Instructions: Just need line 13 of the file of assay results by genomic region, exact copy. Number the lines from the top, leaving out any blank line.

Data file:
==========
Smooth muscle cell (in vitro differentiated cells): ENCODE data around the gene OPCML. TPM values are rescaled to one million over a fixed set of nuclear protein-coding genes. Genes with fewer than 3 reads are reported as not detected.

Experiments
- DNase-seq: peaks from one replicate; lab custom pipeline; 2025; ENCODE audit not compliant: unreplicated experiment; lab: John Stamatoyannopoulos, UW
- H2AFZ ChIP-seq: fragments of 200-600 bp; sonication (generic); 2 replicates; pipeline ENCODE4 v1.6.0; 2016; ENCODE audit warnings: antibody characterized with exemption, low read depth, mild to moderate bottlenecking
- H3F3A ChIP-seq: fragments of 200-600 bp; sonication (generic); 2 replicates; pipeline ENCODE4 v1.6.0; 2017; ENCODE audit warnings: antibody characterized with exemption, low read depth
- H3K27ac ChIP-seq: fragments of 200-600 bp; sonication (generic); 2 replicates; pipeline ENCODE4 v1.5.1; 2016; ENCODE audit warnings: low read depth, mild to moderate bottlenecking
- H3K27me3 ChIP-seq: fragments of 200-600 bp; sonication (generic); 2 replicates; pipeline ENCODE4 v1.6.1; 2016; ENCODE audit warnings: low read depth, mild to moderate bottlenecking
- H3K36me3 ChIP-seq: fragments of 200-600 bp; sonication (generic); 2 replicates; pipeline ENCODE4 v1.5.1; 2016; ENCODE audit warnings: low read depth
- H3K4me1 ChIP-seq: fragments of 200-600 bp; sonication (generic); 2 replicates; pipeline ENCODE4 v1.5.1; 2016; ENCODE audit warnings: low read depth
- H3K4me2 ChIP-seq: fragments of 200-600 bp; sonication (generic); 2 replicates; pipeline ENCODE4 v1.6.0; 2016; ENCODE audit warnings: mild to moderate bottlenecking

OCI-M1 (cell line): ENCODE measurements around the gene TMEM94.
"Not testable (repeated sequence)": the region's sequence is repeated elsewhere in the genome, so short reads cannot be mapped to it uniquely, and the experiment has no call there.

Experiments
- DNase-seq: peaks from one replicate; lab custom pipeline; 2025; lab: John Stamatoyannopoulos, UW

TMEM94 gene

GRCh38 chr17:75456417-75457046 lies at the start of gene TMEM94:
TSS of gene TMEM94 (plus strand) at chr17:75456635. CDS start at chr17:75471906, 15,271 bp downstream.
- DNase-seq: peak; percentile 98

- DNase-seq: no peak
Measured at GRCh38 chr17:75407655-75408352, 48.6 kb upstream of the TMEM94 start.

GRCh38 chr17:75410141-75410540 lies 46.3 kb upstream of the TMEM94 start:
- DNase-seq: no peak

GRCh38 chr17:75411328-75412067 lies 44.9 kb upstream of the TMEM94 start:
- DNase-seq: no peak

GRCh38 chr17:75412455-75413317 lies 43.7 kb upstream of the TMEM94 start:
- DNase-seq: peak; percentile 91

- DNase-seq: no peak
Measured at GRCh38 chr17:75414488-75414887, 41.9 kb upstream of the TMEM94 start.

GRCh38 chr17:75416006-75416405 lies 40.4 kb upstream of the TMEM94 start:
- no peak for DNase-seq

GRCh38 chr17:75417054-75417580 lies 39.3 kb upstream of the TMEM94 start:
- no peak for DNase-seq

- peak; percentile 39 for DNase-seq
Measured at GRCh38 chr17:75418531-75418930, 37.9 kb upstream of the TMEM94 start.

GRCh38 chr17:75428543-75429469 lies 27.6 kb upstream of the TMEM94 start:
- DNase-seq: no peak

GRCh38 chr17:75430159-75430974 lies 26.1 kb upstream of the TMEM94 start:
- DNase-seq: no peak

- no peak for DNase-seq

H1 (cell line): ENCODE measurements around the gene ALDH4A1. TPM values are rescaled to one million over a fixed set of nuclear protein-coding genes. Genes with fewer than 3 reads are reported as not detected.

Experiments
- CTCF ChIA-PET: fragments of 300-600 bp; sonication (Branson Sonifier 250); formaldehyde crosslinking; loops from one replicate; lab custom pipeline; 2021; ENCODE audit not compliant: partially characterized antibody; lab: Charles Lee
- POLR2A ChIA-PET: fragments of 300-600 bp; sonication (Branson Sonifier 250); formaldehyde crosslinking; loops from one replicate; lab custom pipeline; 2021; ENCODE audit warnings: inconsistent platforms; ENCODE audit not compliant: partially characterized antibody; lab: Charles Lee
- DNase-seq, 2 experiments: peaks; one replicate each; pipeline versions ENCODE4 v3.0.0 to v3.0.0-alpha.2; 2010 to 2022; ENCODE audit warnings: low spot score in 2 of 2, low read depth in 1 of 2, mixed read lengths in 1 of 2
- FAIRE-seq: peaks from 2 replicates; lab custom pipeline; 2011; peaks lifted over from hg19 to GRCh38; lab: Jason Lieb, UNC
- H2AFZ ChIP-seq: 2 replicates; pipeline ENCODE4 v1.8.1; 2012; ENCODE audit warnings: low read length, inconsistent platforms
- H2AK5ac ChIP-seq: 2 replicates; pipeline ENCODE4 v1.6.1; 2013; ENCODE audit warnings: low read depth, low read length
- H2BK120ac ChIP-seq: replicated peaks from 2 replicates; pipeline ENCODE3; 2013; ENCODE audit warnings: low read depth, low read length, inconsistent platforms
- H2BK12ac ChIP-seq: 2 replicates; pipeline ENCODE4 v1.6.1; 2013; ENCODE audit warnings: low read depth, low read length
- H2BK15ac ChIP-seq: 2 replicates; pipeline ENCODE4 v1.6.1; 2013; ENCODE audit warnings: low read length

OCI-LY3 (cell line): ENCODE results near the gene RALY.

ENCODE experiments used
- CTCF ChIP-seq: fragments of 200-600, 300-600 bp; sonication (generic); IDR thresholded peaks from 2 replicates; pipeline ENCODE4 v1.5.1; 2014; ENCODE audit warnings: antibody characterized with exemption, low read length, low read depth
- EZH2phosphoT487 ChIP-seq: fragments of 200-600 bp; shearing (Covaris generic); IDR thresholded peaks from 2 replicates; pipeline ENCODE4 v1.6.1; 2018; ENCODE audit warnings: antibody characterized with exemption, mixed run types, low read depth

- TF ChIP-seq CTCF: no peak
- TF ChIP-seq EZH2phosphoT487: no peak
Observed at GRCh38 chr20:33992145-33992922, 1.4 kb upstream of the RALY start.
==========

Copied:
Experiments